What We’re Reading – Essential Books on Women’s Health

There was once a time when female writers like Louisa May Alcott and the Bronte sisters adopted male pseudonyms to disguise their gender and help them fit into the male-dominated literary world. Fortunately, today’s literature more proudly celebrates strong, female authors. Here, we’ve curated a list of seven must-read books written by women for women. These books, specific to women’s health, address everything from pregnancy to sexual health, menopause, and more. Whether you’re looking for guidance or just a good read, this list has you covered.


Let’s Talk About Down There: An OB-GYN Answers All Your Burning Questions…without Making You Feel Embarrassed for Asking

By Dr. Jennifer Lincoln, OB/GYN

You may recognize this book’s author from her popular TikTok channel, which discusses the health topics you wish you learned in high school. Dr. Lincoln’s book provides evidence-backed advice for young women on topics such as birth control, menstrual cups, and hormones along with visual infographics and illustrations to help make it fun and engaging. Written in the same light tone as her social media content, it makes discussing taboo topics like vaginal health and sexual education feel approachable.


Bumpin’: The Modern Guide to Pregnancy, Navigating the Wild, Weird, and Wonderful Journey from Conception Through Birth and Beyond

By Leslie Schrock

This modern guide to pregnancy provides an interesting perspective on pregnancy and postpartum as it was written in real-time during pregnancy by its author, Leslie Shrock. The book offers a mix of scientific studies vetted by OB/GYNs, practical advice, and personal experiences to take you through what the author dubs the “five trimesters,” from conception to postpartum. It includes an overview of what’s happening with you and your baby during each trimester, symptoms and solutions, helpful reminders for your partner, and checklists. A portion of the book’s proceeds also support maternal and child health organizations including Every Mother Counts and the National Birth Equity Collaborative.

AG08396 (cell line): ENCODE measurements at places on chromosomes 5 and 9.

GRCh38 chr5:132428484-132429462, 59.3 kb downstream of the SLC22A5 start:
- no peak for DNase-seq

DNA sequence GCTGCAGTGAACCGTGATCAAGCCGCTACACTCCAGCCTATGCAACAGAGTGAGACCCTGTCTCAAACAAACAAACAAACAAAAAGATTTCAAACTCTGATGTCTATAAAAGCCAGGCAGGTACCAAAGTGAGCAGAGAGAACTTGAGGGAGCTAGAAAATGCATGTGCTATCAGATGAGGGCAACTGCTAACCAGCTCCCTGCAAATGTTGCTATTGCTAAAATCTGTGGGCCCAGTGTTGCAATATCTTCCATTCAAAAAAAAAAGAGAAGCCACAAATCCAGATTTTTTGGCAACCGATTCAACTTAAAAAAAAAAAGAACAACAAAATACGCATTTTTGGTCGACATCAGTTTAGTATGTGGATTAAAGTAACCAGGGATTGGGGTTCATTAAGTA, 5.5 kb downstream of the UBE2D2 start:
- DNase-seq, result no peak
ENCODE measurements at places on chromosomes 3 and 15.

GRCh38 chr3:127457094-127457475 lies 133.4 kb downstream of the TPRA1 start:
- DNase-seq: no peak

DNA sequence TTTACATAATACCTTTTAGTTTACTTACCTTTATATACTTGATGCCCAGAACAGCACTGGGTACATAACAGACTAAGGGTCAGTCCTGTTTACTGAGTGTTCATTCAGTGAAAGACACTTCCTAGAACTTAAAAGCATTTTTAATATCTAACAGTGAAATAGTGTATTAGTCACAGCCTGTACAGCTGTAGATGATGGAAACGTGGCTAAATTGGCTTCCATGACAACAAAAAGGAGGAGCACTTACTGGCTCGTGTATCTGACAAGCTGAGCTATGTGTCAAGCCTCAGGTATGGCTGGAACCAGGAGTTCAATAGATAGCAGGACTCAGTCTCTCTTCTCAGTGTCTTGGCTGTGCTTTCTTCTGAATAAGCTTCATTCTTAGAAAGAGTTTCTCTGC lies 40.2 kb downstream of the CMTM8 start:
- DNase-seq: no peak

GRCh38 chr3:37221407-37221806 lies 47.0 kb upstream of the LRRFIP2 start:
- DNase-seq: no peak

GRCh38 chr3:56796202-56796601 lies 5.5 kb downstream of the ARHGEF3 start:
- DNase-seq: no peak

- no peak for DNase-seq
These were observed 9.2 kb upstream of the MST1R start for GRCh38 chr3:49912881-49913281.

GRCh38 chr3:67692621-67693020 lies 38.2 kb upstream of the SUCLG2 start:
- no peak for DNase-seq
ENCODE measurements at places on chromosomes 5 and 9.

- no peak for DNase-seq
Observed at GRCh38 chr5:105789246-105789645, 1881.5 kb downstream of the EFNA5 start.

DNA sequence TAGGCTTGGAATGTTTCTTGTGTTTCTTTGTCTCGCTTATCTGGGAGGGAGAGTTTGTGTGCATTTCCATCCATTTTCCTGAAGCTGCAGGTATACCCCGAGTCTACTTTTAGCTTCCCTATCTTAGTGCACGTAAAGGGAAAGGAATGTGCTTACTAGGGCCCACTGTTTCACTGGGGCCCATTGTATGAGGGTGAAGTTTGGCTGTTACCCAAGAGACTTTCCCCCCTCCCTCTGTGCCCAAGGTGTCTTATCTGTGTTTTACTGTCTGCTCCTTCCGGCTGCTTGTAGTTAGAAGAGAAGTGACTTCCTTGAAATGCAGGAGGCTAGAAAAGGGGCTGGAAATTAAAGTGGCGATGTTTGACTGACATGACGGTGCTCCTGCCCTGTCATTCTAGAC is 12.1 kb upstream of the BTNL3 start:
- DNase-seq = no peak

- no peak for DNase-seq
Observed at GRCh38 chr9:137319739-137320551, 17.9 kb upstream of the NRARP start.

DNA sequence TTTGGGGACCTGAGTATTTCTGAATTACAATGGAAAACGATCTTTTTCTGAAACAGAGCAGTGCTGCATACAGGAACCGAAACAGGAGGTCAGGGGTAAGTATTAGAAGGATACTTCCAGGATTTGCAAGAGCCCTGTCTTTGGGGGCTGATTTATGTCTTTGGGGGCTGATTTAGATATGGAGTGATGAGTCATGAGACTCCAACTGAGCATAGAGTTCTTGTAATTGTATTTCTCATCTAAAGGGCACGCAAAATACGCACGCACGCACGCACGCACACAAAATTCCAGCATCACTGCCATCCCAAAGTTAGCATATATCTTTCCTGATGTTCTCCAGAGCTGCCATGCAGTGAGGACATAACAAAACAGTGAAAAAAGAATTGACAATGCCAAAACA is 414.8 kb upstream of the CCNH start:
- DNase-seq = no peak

The Menopause Manifesto: Own Your Health with Facts and Feminism

By Dr. Jen Gunter

Written by an OB/GYN and best-selling author of “The Vagina Bible,” this book tackles some of the most stubborn myths surrounding menopause. Frustrated by the many stigmas and outdated ideas of menopause, Dr. Gunter aims to change the narrative around the transition and help women feel less mystified by the biological changes women experience during menopause. Dr. Gunter goes in depth on topics of bone health, brain function, vasomotor symptoms, weight gain, sleep, and sexuality.



The Fourth Trimester: A Postpartum Guide to Healing Your Body, Balancing Your Emotions, and Restoring Your Vitality

By Kimberly Ann Johnson

While many books focus on pregnancy and delivery, few focus on the critical postpartum period, or what has been referred to as the “fourth trimester.” From the emotional to the physical, this book provides a roadmap for new moms navigating the many ups and downs of the postpartum journey. The author draws on her experience as a doula, postpartum consult, and yoga teacher to offer holistic approaches to caring for oneself post-pregnancy.




By Sherry A. Ross, MD

Written by an OB/GYN with over 25 years of experience and with contributions from celebrities like Brooke Shields, Christina Applegate, and Jane Seymour, this book provides a fun and informative look at the state of the vagina at every age and stage of a woman’s life. The book addresses questions about our vaginal health like, “Can I get HPV if I don’t have actual intercourse?” or, “Since the vagina is self-cleaning, do I even need soap?” With compassion, humor, and knowledge, the author hopes to shed light on these once-taboo topics and help women take charge of their health.


Period. End of Sentence. A New Chapter in the Fight for Menstrual Justice

By Anita Diamant

This book is comprised of a collection of essays aimed to inspire period positive activism around the world. The film by the same title, Period. End of Sentence won a 2019 Oscar for its powerful message and storytelling. As a contributor and Executive Director of the Pad Project, Melissa Berton states, “A period should end a sentence, not a girl’s education.” Hear from parents, teachers, and medical professionals from around the world about how menstrual injustice limits opportunities, erodes self-esteem, and what can be done to enact change.



Our Bodies, Ourselves

By Boston Women’s Health Book Collective and Judy Norsigian

This timeless classic was originally published in 1970 and has been heralded as “America’s bestselling book on women’s health.” The idea for the book was originally developed by a group of women at a women’s liberation conference in 1969 who were frustrated with how little they knew about how their bodies worked. The original version printed on stapled newsprint cost just 75 cents and quickly became an underground success, promoted mainly through word-of-mouth by like-minded women. The book has since been updated in recent years to include more diverse perspectives from women across the world and has been reproduced in 34 languages. It covers everything from your first GYN exam to menopause and aims to empower women about their reproductive health and sexuality.


Have a book you’d like to add to our reading list? We’d love to hear from you! Share your recommendations by tagging us on Instagram or Facebook.


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